Phillylacrosse.com, Posted 2/13/09
The Eagles, a Grand Master’s (45 and over) lacrosse team comprised mostly of Philadelphia men’s players, participated last weekend in a special benefit event called the 3rd annual John Mack Shootout in Binghamton, N.Y.
The event, which drew mostly high school teams among the field of 44, raises money to prevent the deaths of athletes on the playing field by providing defibrillators and training to schools and sports institutions in the Binghamton area.
This tournament, and another one held in the summer (The John Mack Memorial), was named after John Mack, a 17-yerar-old Binghamton player who died in November of 2006 after going in full cardiac arrest following a stick check to the chest in an indoor league game. It took 19 minutes for paramedics to get a defibrillator to the field to restart John’s heart and he had to be removed from life support three days later.
Mack’s father, Jim Mack, of Binghamton, has been a member of the Gray Eagles, and their big brother team, the Gray Eagles (Super Grand Master’s level, 50-and-over) for five years. Mack also helps run the Eagles and Gray Eagles with Bob DiPuppo. The Eagles have played in the summer and winter tournament in the name of John Mack since they bore his name two years ago.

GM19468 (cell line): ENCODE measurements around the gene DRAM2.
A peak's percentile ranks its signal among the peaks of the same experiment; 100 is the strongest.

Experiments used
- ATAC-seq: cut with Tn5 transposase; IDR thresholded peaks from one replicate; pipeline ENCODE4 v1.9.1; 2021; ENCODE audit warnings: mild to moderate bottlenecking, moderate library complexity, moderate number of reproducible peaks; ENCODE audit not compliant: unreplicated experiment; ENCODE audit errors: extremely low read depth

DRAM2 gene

DiPuppo said 20 members of the Eagles played in the tourney and that his team went 2-1 overall.
More than $130,000 has been raised in the two years of the winter and summer tourneys to purchase 30 defibrillators and provide Automatic Electronic Defibrillator (AED) training as well as CPR training to nearly all high school students at Binghamton and Seton and Union Endicott High Schools.
Last weekend’s Shootout was considered one of the largest winter lacrosse tournaments in the country. Jim Mack played against the Eagles on a team from Binghamton and was limited by a shoulder injury, but he said the spirit of the cause was the major focus.
“The theme of the event is to let parents know they should never let their kid go out on the field, at every level, without a defibrillator on site,” said Jim Mack. “When my son was hit, without the defibrillator, his chances were next to none.
“It was fun to play against the Eagles,” added Mack, whose brother Rob was the tournament director. “They are a classy bunch of guys. Many of them came to my son’s funeral. They also dedicated their efforts to Johnny in 2007 and 2008 when they played in the Florida Lacrosse Classic.”
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